Work will move forward on a feasibility study for a potential indoor recreation center in the city of Crossville.
The Crossville City Council approved a $30,900 proposal from HFR Design for a feasibility study and architectural program, though some members of the council wondered if the feasibility study was necessary.
“I don’t know that we really need to do a study,” Mayor James Mayberry said during the Feb. 4 city council work session.
Mayberry pointed to an indoor recreation center in Manchester, with indoor and outdoor pools, and recalled comments from that center’s director during the December council work session.
“We do something similar to what was done in Manchester and draw a crowd for miles in the summer time,” he said.
The architectural program includes estimates on the size of facility needed and is important in determining cost, Jim Gilliam, with HFR Design, told the council.
Kyle Dunn, with HFR Design, said, “We do an architectural program that includes the size, amenities and a preliminary opinion on the probable cost.”
Councilman Scot Shanks, participating via telephone, said, “I think a big part of the feasibility study is determining what needs to be in this building. We don’t need to do something just like somebody else. We’re going to have different opportunities for people here.”
Councilman Rob Harrison questioned how the company proposed conducting the market research. Dunn explained the company uses an online survey tool to reach out to the public. They will also host public meetings.
Harrison said, “The ones who are interested will be the ones to come.”
He asked if there were other methods used to reach the public. Representatives said emails could be sent to email lists, such as the Horizon Initiative contact list, or provide information in utility bills.
Harrison said he wanted to reach out to people living in the county, as well, as they would be potential users.
Mayberry said a big question is how to pay for the facility, which would not be part of the study.
City Manager Greg Wood said programs would be key to making the facility successful and reduce the overall operation cost.
Shanks said he agreed with Mayberry the study would find a positive response to an indoor facility.
“There’s a lot to this in terms of rallying the troops and getting people on board really wanting to do this,” he said.
“We’re talking about something that’s expensive and having to do a bond issue. We need to find out — do people really, really want this?”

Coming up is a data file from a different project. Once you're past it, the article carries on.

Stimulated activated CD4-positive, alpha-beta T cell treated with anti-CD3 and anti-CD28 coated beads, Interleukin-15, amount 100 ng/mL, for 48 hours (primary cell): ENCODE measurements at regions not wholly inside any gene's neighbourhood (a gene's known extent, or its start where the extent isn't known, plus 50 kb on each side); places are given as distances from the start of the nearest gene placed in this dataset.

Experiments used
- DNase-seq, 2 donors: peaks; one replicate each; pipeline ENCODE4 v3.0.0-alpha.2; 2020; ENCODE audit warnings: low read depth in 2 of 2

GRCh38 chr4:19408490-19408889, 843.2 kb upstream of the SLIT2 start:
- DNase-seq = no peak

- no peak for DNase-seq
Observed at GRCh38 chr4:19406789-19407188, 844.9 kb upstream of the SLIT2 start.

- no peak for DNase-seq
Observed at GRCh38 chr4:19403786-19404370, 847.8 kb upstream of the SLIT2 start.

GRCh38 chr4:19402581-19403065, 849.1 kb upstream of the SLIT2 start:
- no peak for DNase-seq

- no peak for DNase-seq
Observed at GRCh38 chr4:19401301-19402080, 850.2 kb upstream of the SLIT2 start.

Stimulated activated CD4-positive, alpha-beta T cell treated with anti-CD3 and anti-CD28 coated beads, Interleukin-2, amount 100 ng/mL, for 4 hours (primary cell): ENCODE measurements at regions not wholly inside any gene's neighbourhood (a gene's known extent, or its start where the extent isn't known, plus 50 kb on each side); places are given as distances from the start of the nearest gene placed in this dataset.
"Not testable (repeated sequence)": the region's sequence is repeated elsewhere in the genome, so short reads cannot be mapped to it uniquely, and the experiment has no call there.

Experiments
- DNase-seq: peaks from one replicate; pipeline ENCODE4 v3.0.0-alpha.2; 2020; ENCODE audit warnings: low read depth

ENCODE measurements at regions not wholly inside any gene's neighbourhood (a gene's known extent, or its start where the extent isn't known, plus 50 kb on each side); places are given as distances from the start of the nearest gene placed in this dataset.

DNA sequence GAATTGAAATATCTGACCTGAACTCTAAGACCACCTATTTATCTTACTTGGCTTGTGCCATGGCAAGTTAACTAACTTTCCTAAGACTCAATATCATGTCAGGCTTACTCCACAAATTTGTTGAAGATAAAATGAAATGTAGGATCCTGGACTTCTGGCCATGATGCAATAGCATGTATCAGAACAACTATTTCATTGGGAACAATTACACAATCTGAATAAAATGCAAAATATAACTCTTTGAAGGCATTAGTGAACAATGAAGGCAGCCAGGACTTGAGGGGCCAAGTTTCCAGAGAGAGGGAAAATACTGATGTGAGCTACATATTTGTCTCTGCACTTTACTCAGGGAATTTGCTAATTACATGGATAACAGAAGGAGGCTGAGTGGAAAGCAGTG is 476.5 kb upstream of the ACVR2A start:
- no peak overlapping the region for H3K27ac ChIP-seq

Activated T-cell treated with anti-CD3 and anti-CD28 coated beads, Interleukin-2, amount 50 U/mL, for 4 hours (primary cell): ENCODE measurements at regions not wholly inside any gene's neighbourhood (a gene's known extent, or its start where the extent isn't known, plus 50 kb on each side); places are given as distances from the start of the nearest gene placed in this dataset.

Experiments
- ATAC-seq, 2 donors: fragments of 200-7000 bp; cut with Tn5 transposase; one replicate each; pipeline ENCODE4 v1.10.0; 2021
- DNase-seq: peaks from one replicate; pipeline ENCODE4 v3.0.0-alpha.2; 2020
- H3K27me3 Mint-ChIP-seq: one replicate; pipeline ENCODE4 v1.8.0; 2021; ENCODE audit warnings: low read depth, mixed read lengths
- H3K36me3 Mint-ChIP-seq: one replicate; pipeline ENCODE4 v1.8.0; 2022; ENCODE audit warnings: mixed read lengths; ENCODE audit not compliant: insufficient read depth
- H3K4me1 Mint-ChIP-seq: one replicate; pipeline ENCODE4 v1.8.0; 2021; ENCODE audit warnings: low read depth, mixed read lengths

The study was approved during the Feb. 11 council meeting as part of the consent agenda.
The council also directed Wood to contact the Tennessee Department of Transportation saying the city would accept the installation of street lights on Hwy. 127 N. as part of the road-widening project in that area.
That will include street lights from about Interstate 40 to the area of the Circle K, where lights are currently located. The lights will be installed at no cost to the city.
However, Tim Begley, public works director, asked the council for direction on street lights for the area along Hwy. 127 N. within the city limits and the city’s urban growth area.
The council deferred to planning from Volunteer Energy Cooperative and the Tennessee Valley Authority for lighting beyond that section of new road. The project will include sidewalks to about the area of the second entrance to Tabor Loop.
In other action, the council approved the following items:
•Don Cole, professional engineer, to serve on the Stormwater Board of Appeals
•Adoption of an amendment to the Municipal Flood Damage Prevention ordinance, updating the plan to include panels annexed into the city since 2007
•Application for InvestPrep Funding grant, with a 50% city match, to conduct a phase one environmental study, geotechnical study and clearing of a 20-acre site next to the Crossville Shooting Sports Park for possible industrial development
•Approval of a volunteer vehicle use agreement for city vehicles
•Agreement with the Tennessee Department of Transportation to allow the city to install and operate traffic signals and sidewalks, with the city responsible for maintenance and operation of the improvements
Discussion of an independent contractor agreement with Dr. Mark Fox, the city’s medical director, were tabled until the March 3 work session, pending information from insurance providers for medical liability insurance coverage.